Therefore, according to statists, it must be an anti-competitive "monopoly." The Federal Trade Commission and the Justice Department, the argument goes, need to take judicial action against Amazon to "weaken it" by breaking it into independent competitive parts. In this way, America's "free-enterprise" system will be strengthened.
It's all pure, unadulterated economic nonsense, oftentimes driven by envy and covetousness.
In a free-market economy, a company gets big and successful by satisfying consumers. If it produces goods or services that consumers like, it makes money. Amazon has clearly done that. Beginning as a book seller, Amazon now sells everything under the sun. The reason it is so big and successful is that it has satisfied consumers.
In a free society, a company has the right to become as big and successful as it wants. In the absence of fraud, a company's bigness and success is none of the government's business. This includes the right to merge with other companies, thereby becoming even bigger. After all, we are talking about private property. A person's private property is his. As such, he has the right to sell his business to whomever he wants, including a larger firm, even if the sale means a smaller number of competitors in the marketplace.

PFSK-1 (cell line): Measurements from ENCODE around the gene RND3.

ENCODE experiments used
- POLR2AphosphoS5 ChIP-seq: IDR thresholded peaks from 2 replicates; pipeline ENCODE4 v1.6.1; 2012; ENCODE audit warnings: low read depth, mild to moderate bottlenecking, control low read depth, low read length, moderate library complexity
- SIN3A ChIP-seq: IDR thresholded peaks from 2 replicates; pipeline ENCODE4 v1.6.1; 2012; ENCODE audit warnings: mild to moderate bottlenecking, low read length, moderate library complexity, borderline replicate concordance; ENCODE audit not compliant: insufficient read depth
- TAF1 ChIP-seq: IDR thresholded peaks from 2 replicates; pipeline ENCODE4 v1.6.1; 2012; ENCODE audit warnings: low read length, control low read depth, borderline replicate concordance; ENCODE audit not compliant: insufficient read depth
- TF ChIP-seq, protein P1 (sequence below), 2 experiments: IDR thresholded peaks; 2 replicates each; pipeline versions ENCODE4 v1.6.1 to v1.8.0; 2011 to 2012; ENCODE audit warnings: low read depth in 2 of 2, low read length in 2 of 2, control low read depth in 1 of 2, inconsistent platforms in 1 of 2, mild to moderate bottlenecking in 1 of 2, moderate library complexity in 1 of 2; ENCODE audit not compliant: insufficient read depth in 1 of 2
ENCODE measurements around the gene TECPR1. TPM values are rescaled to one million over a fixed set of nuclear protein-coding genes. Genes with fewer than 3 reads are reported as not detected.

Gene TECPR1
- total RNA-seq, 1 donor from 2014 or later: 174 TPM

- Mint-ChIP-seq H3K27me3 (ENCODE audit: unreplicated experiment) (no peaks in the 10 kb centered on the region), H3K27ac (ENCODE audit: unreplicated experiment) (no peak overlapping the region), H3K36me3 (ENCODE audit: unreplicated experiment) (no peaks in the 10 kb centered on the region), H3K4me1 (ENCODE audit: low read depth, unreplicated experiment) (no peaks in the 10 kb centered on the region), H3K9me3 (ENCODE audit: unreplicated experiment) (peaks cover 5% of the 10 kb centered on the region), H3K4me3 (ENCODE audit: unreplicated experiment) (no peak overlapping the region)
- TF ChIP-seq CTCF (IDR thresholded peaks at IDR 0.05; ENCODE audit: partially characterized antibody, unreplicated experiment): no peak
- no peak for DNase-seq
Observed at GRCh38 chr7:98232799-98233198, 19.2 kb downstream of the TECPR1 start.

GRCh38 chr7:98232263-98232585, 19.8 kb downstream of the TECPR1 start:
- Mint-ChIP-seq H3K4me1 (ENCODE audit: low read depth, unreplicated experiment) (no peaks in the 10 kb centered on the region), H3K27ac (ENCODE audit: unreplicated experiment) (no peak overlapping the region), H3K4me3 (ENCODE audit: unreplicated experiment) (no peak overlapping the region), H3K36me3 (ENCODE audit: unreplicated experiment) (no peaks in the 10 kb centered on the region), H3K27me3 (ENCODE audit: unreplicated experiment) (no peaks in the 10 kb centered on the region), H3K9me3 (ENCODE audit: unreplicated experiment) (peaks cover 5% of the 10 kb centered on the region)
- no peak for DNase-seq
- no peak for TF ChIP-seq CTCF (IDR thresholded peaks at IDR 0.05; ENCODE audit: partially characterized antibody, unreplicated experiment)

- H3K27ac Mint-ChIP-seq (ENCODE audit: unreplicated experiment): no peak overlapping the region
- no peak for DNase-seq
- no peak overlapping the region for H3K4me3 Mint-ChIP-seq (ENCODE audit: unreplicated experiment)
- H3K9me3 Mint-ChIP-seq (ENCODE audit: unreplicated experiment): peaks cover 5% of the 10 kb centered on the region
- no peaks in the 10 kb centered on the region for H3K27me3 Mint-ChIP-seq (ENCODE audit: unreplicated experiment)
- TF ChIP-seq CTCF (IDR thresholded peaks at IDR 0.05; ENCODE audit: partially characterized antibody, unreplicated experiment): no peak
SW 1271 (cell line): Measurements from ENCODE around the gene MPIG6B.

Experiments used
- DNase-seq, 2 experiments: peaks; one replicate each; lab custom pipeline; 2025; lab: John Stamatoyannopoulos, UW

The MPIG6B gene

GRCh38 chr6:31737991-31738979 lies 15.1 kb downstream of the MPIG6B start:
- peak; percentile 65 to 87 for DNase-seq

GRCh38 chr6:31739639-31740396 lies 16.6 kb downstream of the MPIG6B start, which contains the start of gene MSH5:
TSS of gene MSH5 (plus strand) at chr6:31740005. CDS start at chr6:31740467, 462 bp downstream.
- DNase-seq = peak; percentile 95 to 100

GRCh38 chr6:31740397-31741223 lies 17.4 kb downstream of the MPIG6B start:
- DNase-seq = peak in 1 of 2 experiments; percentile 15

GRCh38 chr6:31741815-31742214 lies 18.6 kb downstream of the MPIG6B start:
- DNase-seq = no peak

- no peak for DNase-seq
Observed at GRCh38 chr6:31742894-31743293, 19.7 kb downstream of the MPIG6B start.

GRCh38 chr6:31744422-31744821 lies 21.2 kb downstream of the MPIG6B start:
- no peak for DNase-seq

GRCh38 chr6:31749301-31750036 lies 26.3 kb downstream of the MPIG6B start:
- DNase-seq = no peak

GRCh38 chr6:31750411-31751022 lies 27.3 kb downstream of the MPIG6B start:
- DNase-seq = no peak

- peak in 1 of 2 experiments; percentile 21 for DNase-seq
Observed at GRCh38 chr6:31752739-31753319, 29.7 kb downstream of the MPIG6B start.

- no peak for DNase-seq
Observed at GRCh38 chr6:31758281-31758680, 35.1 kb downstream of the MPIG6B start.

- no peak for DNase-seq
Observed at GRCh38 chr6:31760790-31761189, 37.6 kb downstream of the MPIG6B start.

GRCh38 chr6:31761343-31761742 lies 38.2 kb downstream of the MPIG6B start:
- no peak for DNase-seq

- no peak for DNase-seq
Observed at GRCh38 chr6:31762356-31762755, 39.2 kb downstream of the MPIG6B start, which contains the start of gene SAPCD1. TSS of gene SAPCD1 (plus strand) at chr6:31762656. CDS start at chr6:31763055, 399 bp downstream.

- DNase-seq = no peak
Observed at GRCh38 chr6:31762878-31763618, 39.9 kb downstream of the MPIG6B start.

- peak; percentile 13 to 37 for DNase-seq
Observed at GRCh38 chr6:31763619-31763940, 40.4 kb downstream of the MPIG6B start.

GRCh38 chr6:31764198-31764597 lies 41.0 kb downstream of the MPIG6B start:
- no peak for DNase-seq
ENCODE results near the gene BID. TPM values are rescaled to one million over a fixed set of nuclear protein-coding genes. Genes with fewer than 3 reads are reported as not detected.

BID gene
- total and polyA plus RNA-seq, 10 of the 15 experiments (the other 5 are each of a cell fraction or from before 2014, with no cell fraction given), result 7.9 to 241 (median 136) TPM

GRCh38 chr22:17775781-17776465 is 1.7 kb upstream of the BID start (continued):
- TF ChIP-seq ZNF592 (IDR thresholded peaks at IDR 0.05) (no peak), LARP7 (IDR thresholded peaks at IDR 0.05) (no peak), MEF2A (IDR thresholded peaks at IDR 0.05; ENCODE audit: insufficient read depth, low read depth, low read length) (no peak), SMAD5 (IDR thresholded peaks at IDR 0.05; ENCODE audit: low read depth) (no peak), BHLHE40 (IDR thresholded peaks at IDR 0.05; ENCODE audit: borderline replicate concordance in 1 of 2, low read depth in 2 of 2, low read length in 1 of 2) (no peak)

Statists claim that if enterprises are free of government control and regulation, a few businesses will get bigger and bigger and finally "monopolize" major sectors of the economy.
Then how do they explain the fact that the most of the top 50 companies in the United States in the 1960s are no longer in the top 50 today? If big companies just keep getting bigger and more powerful, then those top 50 companies in the 1960s should be gigantic enterprises today. But they're not.
The reason is consumer sovereignty. By their purchases, consumers decide which companies are going to be big and prosperous. Those top 50 companies in the 1960s were unable to continue satisfying consumers. Other businesses induced their customers to shift to the new companies.